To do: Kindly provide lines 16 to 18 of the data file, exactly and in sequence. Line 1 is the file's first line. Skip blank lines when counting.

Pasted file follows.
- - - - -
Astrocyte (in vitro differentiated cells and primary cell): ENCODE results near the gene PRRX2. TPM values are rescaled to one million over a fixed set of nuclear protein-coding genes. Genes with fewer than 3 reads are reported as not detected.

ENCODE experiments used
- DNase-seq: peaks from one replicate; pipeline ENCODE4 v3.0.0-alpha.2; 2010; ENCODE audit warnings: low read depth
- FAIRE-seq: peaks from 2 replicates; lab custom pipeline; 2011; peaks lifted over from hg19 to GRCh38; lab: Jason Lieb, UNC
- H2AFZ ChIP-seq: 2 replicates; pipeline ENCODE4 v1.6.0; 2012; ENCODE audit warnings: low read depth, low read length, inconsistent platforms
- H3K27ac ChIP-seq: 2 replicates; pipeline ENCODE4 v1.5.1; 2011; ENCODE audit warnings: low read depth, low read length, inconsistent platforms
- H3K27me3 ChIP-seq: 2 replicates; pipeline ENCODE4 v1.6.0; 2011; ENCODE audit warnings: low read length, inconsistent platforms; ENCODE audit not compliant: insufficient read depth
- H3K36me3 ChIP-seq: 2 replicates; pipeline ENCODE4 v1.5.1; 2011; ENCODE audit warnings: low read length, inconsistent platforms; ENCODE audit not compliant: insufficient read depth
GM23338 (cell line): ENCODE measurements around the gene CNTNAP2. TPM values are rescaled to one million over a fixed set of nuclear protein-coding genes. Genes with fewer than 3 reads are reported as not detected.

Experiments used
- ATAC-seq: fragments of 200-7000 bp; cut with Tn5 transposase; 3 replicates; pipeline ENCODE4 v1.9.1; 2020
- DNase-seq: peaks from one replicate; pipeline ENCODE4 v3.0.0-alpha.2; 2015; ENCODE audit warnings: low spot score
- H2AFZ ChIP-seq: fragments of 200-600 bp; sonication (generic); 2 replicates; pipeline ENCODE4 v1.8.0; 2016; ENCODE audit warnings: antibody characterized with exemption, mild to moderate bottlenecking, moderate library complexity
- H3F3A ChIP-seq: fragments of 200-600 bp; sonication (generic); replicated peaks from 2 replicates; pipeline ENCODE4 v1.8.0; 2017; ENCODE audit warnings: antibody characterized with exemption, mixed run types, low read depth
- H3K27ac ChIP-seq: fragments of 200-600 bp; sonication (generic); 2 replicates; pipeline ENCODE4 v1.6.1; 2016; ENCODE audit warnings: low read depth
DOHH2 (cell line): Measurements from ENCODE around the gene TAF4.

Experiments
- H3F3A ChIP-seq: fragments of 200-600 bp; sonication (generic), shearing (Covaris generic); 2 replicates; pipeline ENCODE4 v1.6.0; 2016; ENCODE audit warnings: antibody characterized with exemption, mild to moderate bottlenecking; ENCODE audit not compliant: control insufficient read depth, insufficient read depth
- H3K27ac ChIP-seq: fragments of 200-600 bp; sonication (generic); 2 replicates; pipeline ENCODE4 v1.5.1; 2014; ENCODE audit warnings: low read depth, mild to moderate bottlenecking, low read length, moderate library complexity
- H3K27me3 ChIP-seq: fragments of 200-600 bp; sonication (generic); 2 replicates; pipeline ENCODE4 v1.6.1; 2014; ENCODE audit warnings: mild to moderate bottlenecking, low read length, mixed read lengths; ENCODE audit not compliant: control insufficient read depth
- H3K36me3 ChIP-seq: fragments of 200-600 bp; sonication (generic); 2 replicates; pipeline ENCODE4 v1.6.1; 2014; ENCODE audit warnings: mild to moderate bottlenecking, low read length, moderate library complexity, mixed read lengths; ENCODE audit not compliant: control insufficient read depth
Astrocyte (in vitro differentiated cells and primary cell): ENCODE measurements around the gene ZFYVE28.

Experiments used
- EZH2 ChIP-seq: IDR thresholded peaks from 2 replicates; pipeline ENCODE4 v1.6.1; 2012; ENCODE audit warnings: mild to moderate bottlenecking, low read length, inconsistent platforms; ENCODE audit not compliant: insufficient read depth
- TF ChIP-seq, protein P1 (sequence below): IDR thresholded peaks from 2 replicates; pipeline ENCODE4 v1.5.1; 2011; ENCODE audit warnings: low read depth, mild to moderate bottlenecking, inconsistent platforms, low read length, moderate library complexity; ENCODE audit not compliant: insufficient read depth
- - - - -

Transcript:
DOHH2 (cell line): Measurements from ENCODE around the gene TAF4.

Experiments
- H3F3A ChIP-seq: fragments of 200-600 bp; sonication (generic), shearing (Covaris generic); 2 replicates; pipeline ENCODE4 v1.6.0; 2016; ENCODE audit warnings: antibody characterized with exemption, mild to moderate bottlenecking; ENCODE audit not compliant: control insufficient read depth, insufficient read depth